Matthew's Birth Story
I had a high risk pregnancy due to my age (38) and a condition called hyperparathyriodism. This condition was caused by a large tumor on my parathyroid (it’s in your neck) I did not know was there. At 20 weeks, I was admitted to the hospital with preterm labor signs. A sample of my blood was taken, and the results showed an elevated level of calcium; normal is 8.5 to 10.6, and my levels were a 13. A sonogram was taken of my neck, and a very large tumor was found. I was given drugs to stop the labor and they worked. I had surgery to remove the tumor to help lower the levels. I was really afraid to have surgery at this time, but the doctors told me that the second trimester was the best time to have any surgery while pregnant. The surgery went well, and I was never in danger of delivering. My calcium levels never did go down far enough (an 11 to 11.4), so the problem still existed.
I was sent home on a brethine pump, bedrest, and a home uterine monitor. I had five episodes of preterm labor and had to be admitted to Labor and Delivery each time (I was given steroids for the baby’s lungs to help mature them faster) I had to have a magnesium wash (to make the brethine work again; it made me very sick but was tolerable. On March 25 I had to go to the hospital again, but it was determined that I was not in labor (I was happy)! I was just having irritable uterus symptoms. They discontinued the pump and took me off bedrest with a warning that I may go into labor in a day or two. On March 27 at 5:30 a.m. I started having cramps but no contractions. I took a shower (just in case it was the real thing), and then decided I should not eat because some women will get sick while in labor if they do. I decided to take a walk to see if I was really in labor. The pains started getting stronger, but were not regular. I called Labor and Delivery at 10:30 a.m., and the nurse told me to come in anyway, so we did. I was admitted at 11:10 a.m. and was told by my doctor that he was going to let the labor progress because, with my condition, a stillbirth was very possible. I tried my best to remain calm — the baby’s heart rate was very good and there were no signs of fetal distress. I had many sonograms (14 in all…so I knew the baby was healthy) I was dilated to a three and 75 percent effaced, so they gave me pitocin, steroids and an epidural (had to have that for the tubal…I already have an 8-year-old daughter). The pitocin was not working, so my doctor stripped my membranes. That did not dilate me more either. After six hours and staying at three centimeters, I had my water broken. It worked! (By the way, the nurse said,”Matthew, you have been served your eviction notice. It is time to be born now.” Hee hee!) The baby’s heart rate and my blood pressure did go down for about two minutes. The doctor scratched the baby’s head and the rate went back to normal and I was given oxygen for about 15 minutes. I had my son in two hours. I did not need an episiotomy, but I had one very small tear. I pushed him out in about 20 minutes. (I pushed for two hours and 20 minutes with my first and no drugs…..I dilated so fast with her that they discouraged me from having them, saying it might slow down the labor.) Matthew Cameron was born on March 27 at 7:17p.m. and weighed 5 pounds and 10ounces, and was 18.25 inches (a great weight for his gestational age) He entered this world just wailing! I was filled with so much joy that I cried!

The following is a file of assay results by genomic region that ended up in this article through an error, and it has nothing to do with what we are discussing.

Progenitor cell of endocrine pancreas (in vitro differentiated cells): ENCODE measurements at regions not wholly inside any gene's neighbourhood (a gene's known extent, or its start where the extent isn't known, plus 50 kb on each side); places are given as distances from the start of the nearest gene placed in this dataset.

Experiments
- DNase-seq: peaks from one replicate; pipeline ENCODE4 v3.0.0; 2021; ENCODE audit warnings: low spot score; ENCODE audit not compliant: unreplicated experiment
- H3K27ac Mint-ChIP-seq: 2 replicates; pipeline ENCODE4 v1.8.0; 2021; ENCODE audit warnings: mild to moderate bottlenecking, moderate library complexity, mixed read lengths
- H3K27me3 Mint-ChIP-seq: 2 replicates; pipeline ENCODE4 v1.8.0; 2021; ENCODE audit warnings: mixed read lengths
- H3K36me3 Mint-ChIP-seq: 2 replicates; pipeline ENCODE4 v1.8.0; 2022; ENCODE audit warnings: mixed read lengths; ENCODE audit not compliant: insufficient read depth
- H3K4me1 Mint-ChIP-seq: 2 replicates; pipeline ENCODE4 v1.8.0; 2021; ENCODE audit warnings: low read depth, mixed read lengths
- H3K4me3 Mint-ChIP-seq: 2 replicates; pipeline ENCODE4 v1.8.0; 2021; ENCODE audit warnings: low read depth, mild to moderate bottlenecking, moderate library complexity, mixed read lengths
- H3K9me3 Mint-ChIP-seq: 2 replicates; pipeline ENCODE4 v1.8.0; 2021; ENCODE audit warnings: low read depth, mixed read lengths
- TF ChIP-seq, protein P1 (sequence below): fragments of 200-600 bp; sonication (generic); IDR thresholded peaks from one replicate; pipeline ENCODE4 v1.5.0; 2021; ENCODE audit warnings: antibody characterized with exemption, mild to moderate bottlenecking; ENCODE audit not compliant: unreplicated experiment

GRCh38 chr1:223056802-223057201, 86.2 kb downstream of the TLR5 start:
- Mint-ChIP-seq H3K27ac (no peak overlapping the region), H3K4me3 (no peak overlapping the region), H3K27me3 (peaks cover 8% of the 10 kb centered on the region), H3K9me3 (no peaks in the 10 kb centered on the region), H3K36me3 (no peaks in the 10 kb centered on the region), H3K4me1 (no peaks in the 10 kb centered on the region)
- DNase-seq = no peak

I suppose I was lucky — I never had any bad symptoms from my epidural, but I did get sick (just a small amount) a couple of times in spite of the fact that I had not eaten. As a matter of fact, it was nice having no pain at all (although, I did feel a lot of pressure before and while pushing) ….we actually joked around and I visited with family and friends on the phone…until I got close to pushing.
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